Start by lying supine on an exercise mat, raising both legs to form a tabletop position. Place your hands at the back of your head. Exhale and lift your neck, shoulders, and head off the ground while bringing your right elbow to your left knee. Return to the center before repeating on the other side. Continue to alternate, completing 10 reps on each side.

Side-lying Clam

clamshell exercise

“This exercise strengthens the glutes and promotes core stabilization,” says Fernandez.

Begin lying on your left side and bend both knees, bringing them up to your hips. Stack your heels on top of each other as you exhale, and you lift your top knee up toward the ceiling, mimicking a clamshell opening. Inhale as you bring it back down. Do this exercise nine more times before switching sides.


“This exercise is an example of lateral flexion and stretches the intercostal muscles, obliques, and spine,” says Fernandez.

Begin seated on your left hip, keeping your right leg over your left, and both knees bent. Put your left hand on the floor just a few inches away from your left hip. Exhale as you stretch your right arm overhead and assume a side bend. Inhale, and sit back up tall. Do this exercise four more times before switching sides.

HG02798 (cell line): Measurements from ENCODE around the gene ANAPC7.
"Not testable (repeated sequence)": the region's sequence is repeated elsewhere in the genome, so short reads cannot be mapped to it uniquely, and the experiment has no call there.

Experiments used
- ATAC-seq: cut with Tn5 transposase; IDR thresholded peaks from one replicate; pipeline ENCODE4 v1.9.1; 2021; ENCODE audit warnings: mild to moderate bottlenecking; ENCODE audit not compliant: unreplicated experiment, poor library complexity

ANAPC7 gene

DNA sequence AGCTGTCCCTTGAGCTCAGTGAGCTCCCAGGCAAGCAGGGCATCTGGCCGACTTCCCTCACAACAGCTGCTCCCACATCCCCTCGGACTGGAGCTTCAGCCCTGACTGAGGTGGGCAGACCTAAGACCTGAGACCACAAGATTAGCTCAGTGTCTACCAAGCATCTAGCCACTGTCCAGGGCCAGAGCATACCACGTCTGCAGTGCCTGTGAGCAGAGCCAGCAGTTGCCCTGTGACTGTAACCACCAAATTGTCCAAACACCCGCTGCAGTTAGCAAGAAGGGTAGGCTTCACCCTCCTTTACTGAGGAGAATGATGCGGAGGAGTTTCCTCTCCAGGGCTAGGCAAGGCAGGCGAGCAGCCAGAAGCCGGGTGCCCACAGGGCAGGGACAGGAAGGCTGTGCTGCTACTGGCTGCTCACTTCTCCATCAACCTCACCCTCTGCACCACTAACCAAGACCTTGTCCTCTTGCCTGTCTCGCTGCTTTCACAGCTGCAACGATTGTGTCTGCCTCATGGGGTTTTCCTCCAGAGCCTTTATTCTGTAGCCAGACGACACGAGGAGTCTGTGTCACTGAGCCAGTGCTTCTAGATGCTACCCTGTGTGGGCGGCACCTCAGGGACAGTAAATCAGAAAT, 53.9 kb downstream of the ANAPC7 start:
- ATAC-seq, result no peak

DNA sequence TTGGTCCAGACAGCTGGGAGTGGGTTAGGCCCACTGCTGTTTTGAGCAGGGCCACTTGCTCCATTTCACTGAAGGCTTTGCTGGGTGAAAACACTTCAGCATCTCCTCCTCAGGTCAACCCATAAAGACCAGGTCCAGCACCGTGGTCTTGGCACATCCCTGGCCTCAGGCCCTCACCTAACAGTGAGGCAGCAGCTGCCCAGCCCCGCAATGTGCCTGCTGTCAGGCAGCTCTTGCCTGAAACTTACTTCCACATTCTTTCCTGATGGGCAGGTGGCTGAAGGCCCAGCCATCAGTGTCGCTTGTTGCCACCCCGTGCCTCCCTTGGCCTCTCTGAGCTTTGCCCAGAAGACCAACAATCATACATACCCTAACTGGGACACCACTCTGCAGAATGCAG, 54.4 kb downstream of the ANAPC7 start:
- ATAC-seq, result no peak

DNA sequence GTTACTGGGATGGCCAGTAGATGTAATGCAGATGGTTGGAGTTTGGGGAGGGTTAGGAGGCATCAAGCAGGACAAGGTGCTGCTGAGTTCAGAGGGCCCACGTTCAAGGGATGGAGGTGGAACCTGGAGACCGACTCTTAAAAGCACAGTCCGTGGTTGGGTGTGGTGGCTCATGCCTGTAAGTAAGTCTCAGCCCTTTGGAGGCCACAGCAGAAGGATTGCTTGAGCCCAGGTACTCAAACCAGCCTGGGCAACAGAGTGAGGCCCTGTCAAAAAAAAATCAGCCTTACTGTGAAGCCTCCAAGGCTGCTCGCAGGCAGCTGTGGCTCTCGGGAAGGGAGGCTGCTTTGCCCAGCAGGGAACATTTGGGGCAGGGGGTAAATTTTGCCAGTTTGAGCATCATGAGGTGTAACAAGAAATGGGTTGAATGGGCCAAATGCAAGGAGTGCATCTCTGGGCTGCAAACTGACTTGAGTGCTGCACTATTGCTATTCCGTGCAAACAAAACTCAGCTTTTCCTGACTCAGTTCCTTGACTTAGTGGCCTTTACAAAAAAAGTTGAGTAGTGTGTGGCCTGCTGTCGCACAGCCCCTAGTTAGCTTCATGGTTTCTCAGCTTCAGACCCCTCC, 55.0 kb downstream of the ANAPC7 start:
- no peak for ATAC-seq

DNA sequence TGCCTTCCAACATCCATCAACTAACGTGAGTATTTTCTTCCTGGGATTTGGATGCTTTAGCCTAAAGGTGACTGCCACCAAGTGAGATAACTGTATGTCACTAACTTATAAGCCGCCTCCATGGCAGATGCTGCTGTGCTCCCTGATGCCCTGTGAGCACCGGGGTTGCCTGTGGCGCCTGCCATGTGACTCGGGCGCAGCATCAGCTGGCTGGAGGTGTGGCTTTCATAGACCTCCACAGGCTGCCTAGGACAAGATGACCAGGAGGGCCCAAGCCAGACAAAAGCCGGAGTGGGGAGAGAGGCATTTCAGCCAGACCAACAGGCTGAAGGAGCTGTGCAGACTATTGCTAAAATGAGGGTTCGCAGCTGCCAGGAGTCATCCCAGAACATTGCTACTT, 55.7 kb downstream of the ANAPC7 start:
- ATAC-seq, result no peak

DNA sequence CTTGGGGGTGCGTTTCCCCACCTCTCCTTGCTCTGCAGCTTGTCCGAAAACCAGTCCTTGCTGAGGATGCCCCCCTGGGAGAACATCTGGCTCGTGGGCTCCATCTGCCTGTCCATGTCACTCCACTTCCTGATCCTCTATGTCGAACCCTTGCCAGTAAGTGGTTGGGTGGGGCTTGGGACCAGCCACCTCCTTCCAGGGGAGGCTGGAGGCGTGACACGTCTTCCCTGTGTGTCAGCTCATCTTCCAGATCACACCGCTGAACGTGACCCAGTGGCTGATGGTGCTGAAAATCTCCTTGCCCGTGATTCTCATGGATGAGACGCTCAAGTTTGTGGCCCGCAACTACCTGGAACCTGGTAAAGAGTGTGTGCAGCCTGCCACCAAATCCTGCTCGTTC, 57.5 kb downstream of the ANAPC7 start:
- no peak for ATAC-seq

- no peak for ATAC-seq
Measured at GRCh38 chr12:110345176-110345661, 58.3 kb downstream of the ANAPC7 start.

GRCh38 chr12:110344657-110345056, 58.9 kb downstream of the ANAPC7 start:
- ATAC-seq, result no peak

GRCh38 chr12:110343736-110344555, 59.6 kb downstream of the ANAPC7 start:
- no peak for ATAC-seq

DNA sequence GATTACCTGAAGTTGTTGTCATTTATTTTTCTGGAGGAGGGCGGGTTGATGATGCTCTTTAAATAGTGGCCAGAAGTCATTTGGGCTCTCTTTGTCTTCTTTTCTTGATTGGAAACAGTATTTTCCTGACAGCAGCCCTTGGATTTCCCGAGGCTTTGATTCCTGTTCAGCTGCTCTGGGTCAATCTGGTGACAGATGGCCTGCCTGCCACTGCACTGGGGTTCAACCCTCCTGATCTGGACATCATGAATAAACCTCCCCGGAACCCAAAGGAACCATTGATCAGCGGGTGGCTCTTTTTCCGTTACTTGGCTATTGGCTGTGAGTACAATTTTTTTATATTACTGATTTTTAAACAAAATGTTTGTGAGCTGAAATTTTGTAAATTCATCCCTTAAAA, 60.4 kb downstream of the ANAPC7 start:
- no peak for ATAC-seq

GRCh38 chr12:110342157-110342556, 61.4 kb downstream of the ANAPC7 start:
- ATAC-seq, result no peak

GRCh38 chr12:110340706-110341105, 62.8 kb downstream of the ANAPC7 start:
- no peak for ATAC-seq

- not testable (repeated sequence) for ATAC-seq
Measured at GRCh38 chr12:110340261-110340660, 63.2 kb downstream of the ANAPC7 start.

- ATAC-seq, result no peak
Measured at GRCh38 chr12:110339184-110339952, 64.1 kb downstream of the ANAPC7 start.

“This exercise is an example of spinal extension and helps to strengthen the posterior chain muscles and mobilize the spine,” explains Fernandez. “If getting down on a mat does not work for your body, this exercise can be done standing, arms out in a goal post shape, hips over heels, while lifting the heart up toward the sky to provide gentle movement to the thoracic spine.”

Lie down flat on your stomach, placing your feet hip-width apart. Keep the tops of your feet parallel and pressed into the ground. Position your hands below your shoulders, keeping your elbows bent and aligned with your shoulders. Press your palms and pubic bone into the floor as you lift your chest. Shift your gaze ahead of you. Then, exhale as you return down to the mat. Do this exercise four more times.